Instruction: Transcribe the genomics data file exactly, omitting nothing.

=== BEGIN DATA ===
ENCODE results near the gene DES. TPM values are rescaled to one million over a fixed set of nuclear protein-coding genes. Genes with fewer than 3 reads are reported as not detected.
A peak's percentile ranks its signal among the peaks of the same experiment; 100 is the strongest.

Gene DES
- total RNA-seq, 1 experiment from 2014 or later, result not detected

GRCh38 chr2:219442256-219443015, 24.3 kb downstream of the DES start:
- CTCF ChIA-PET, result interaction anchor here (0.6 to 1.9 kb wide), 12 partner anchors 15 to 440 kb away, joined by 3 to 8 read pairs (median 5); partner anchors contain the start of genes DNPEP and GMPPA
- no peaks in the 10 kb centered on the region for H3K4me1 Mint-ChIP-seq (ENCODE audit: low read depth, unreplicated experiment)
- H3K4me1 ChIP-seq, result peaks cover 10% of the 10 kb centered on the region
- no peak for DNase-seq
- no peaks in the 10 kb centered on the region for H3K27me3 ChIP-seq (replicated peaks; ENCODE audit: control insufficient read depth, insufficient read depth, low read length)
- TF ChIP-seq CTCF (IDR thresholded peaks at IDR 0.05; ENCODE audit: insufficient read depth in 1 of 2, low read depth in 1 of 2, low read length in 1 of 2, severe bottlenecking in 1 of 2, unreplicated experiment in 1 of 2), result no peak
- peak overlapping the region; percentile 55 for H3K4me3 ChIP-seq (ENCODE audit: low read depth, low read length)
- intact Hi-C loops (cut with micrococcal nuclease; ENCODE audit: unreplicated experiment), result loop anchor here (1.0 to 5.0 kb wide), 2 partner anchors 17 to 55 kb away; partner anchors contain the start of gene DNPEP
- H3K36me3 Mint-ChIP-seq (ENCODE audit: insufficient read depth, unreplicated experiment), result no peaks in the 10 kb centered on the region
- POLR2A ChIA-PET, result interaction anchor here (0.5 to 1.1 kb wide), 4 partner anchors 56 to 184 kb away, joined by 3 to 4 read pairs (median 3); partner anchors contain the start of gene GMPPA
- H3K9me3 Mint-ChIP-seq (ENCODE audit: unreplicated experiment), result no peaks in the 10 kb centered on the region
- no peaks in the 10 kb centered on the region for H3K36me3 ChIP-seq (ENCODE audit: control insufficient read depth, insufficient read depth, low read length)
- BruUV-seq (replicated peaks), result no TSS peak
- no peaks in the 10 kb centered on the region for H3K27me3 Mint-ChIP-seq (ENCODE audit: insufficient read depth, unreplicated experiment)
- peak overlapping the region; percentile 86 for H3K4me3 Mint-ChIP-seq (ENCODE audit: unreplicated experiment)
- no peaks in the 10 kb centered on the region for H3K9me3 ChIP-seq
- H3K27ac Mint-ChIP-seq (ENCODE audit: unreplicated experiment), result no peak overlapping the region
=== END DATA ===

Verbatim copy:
ENCODE results near the gene DES. TPM values are rescaled to one million over a fixed set of nuclear protein-coding genes. Genes with fewer than 3 reads are reported as not detected.
A peak's percentile ranks its signal among the peaks of the same experiment; 100 is the strongest.

Gene DES
- total RNA-seq, 1 experiment from 2014 or later, result not detected

GRCh38 chr2:219442256-219443015, 24.3 kb downstream of the DES start:
- CTCF ChIA-PET, result interaction anchor here (0.6 to 1.9 kb wide), 12 partner anchors 15 to 440 kb away, joined by 3 to 8 read pairs (median 5); partner anchors contain the start of genes DNPEP and GMPPA
- no peaks in the 10 kb centered on the region for H3K4me1 Mint-ChIP-seq (ENCODE audit: low read depth, unreplicated experiment)
- H3K4me1 ChIP-seq, result peaks cover 10% of the 10 kb centered on the region
- no peak for DNase-seq
- no peaks in the 10 kb centered on the region for H3K27me3 ChIP-seq (replicated peaks; ENCODE audit: control insufficient read depth, insufficient read depth, low read length)
- TF ChIP-seq CTCF (IDR thresholded peaks at IDR 0.05; ENCODE audit: insufficient read depth in 1 of 2, low read depth in 1 of 2, low read length in 1 of 2, severe bottlenecking in 1 of 2, unreplicated experiment in 1 of 2), result no peak
- peak overlapping the region; percentile 55 for H3K4me3 ChIP-seq (ENCODE audit: low read depth, low read length)
- intact Hi-C loops (cut with micrococcal nuclease; ENCODE audit: unreplicated experiment), result loop anchor here (1.0 to 5.0 kb wide), 2 partner anchors 17 to 55 kb away; partner anchors contain the start of gene DNPEP
- H3K36me3 Mint-ChIP-seq (ENCODE audit: insufficient read depth, unreplicated experiment), result no peaks in the 10 kb centered on the region
- POLR2A ChIA-PET, result interaction anchor here (0.5 to 1.1 kb wide), 4 partner anchors 56 to 184 kb away, joined by 3 to 4 read pairs (median 3); partner anchors contain the start of gene GMPPA
- H3K9me3 Mint-ChIP-seq (ENCODE audit: unreplicated experiment), result no peaks in the 10 kb centered on the region
- no peaks in the 10 kb centered on the region for H3K36me3 ChIP-seq (ENCODE audit: control insufficient read depth, insufficient read depth, low read length)
- BruUV-seq (replicated peaks), result no TSS peak
- no peaks in the 10 kb centered on the region for H3K27me3 Mint-ChIP-seq (ENCODE audit: insufficient read depth, unreplicated experiment)
- peak overlapping the region; percentile 86 for H3K4me3 Mint-ChIP-seq (ENCODE audit: unreplicated experiment)
- no peaks in the 10 kb centered on the region for H3K9me3 ChIP-seq
- H3K27ac Mint-ChIP-seq (ENCODE audit: unreplicated experiment), result no peak overlapping the region